But the word that struck me the most was defiant. Girls and women who are survivors of these practices are not defined by them. They are resilient. They lead complex lives. And, as the report features, girls and women are leading the way to end these practices in their communities and on national and global scales. In countries in which female genital mutilation is prominent, seven in 10 girls and women think the practice should end, and this is likely on the rise, with adolescent girls at least 50 percent more likely than older women to oppose the practice.
In Indonesia, midwife Suci Maesaroh did not learn about female genital mutilation in her midwifery school. But as she began her career, it became clear that religious and cultural customs in her community still supported the practice, and she began to perform it as part of her duties. But when Maesaroh attended a UNFPA-supported workshop on female genital mutilation which underscored the physical and mental trauma from the practice, she immediately shifted her work to focus on education and advocacy in her community: “The next day, I promised myself I would not perform [female genital mutilation] anymore. And I started to inform my patients, to educate my parents on the health facts about [female genital mutilation].”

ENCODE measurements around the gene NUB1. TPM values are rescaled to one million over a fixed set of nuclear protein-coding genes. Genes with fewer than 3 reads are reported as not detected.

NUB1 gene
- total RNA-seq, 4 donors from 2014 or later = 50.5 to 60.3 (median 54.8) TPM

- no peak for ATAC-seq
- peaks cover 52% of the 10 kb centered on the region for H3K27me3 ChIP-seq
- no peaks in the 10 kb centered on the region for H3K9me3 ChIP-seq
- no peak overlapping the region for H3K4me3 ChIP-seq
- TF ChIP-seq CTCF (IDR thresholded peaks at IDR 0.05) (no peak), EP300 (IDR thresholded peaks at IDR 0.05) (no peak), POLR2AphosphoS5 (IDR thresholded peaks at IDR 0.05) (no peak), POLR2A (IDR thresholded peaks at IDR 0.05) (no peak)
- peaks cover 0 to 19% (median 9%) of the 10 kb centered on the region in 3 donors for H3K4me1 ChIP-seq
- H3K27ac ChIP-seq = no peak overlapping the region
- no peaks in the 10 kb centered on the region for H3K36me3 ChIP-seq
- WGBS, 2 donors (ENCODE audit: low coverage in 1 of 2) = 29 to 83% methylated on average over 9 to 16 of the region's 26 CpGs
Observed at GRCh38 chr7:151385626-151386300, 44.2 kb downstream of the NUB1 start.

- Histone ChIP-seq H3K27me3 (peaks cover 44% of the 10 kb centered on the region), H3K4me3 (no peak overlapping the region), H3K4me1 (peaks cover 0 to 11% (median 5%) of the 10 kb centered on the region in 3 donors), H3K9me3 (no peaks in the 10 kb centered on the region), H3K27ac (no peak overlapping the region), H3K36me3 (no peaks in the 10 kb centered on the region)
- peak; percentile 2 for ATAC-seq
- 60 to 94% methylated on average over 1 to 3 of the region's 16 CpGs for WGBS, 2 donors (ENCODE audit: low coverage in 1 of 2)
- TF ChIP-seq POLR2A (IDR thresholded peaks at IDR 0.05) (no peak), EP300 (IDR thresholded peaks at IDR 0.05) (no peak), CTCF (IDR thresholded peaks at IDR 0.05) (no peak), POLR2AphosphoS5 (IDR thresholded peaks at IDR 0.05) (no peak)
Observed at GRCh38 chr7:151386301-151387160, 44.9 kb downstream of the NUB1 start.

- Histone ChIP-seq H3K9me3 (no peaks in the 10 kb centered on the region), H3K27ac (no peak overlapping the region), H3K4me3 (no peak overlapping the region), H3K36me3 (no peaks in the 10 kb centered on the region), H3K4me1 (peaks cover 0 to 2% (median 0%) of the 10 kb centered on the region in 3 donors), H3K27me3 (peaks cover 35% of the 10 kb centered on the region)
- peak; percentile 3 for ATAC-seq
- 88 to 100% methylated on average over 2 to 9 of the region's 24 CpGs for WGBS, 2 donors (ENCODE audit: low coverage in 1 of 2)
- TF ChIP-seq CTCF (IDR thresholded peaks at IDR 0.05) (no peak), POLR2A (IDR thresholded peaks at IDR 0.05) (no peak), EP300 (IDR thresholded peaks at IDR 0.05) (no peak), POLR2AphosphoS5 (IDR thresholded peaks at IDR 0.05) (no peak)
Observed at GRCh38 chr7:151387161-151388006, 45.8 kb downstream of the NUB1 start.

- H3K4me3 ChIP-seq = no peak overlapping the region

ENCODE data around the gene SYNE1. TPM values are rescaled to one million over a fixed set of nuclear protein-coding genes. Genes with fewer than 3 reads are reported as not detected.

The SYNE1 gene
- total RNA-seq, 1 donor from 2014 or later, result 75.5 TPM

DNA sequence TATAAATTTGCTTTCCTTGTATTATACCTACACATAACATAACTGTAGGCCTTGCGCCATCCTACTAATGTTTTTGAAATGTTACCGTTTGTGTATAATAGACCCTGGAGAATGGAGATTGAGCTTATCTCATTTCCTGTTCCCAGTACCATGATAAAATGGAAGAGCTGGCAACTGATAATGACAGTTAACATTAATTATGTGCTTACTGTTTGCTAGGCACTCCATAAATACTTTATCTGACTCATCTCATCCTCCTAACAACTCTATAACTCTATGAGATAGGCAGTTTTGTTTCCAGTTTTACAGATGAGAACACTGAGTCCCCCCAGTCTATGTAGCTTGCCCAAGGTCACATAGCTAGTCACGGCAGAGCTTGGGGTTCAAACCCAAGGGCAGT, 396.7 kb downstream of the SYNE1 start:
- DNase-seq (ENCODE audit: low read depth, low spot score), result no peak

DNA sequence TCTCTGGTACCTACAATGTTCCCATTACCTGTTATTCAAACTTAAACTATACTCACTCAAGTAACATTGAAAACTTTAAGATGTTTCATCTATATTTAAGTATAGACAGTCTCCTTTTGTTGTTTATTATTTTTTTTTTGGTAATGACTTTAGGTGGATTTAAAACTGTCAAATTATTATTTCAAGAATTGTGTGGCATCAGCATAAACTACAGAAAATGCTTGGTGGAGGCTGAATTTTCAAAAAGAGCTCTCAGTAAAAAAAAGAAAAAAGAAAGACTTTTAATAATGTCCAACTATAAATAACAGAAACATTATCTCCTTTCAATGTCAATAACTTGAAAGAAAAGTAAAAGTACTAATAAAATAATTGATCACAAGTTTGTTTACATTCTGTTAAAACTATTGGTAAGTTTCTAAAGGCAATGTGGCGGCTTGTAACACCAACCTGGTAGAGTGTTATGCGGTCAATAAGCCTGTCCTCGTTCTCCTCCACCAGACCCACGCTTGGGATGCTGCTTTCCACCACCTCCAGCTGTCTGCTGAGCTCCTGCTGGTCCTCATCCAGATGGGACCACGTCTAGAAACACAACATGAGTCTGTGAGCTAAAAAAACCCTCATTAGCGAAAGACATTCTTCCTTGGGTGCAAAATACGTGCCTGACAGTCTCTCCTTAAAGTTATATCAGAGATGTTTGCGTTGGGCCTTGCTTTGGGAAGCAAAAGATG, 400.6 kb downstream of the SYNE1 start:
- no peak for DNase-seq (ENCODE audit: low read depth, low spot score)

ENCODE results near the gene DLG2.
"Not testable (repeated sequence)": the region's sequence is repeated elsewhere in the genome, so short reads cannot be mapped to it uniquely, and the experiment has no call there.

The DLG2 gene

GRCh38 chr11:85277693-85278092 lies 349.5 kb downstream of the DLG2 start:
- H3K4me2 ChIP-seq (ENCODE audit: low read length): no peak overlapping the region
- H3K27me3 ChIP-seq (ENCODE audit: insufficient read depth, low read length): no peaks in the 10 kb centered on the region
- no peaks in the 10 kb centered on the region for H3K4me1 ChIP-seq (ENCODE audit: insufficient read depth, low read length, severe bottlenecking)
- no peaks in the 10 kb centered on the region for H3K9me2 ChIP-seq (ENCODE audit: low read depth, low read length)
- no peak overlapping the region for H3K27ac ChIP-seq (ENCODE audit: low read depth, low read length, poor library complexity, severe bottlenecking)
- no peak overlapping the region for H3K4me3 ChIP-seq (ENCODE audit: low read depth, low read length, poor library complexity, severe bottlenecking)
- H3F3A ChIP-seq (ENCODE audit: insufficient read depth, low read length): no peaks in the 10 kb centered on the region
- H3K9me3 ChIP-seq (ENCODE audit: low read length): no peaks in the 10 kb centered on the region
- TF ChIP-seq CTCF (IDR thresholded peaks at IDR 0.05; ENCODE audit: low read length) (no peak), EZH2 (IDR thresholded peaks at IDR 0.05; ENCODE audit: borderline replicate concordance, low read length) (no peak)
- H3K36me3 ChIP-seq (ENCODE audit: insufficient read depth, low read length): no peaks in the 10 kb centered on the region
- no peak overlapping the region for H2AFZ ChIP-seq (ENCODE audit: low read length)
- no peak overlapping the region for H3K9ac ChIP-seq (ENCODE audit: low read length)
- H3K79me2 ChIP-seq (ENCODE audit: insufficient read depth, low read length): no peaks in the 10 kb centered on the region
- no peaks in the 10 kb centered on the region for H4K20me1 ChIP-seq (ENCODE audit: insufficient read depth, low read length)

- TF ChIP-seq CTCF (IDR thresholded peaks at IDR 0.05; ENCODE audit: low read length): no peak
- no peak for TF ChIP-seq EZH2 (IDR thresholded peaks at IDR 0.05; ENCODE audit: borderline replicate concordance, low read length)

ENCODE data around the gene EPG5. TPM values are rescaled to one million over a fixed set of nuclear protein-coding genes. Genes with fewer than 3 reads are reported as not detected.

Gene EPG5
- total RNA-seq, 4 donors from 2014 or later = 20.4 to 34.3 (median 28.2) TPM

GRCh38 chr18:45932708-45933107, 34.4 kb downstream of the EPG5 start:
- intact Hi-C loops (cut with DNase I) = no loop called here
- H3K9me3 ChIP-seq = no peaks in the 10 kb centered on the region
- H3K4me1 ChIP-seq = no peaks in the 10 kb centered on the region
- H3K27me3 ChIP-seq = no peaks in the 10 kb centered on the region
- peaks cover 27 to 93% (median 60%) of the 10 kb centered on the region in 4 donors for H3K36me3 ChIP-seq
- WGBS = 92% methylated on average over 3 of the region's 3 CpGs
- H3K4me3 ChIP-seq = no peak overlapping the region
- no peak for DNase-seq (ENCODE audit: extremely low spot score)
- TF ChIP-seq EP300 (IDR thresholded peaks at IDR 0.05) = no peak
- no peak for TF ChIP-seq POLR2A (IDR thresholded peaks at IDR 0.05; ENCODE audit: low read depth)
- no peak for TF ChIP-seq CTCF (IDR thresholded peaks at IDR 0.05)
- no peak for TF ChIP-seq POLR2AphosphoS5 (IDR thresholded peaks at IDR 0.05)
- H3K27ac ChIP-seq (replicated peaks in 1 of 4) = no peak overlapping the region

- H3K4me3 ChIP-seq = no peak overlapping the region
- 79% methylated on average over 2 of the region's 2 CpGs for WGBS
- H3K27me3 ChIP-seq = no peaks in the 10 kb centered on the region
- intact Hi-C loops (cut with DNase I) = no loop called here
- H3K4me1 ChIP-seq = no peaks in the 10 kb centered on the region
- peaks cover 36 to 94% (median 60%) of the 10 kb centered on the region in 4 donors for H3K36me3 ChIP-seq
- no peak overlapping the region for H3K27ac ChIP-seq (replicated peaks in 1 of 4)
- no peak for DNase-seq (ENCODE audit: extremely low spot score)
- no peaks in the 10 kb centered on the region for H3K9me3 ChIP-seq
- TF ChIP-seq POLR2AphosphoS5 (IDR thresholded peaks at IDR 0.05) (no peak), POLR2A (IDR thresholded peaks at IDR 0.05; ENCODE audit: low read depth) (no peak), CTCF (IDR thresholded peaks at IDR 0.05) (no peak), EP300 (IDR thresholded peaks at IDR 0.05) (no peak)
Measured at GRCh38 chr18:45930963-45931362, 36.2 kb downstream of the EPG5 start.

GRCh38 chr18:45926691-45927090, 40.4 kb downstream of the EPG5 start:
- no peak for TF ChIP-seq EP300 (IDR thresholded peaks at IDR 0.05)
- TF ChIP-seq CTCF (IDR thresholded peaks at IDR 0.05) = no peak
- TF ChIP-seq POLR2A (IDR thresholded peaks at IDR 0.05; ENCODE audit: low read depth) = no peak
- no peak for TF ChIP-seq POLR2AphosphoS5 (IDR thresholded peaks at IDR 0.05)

In India, Jasbeer Kaur was given an ultimatum by her husband’s family to terminate her pregnancy when she found out she was carrying triplets — all three, girls — or leave. She chose to leave, and raised three daughters on her own, working as an auxiliary nurse midwife to provide for her family. Her three daughters, Sandeep, Mandeep, and Pardeep are now grown women with lives and ambitions of their own, and speak of their mother with pride. “People here in my village often tell me, poor thing…you should have had at least one son instead of three daughters,” said Kaur. “And I tell them, spare me this rubbish! I am a woman and I am proud of having raised these girls who are now grown women.”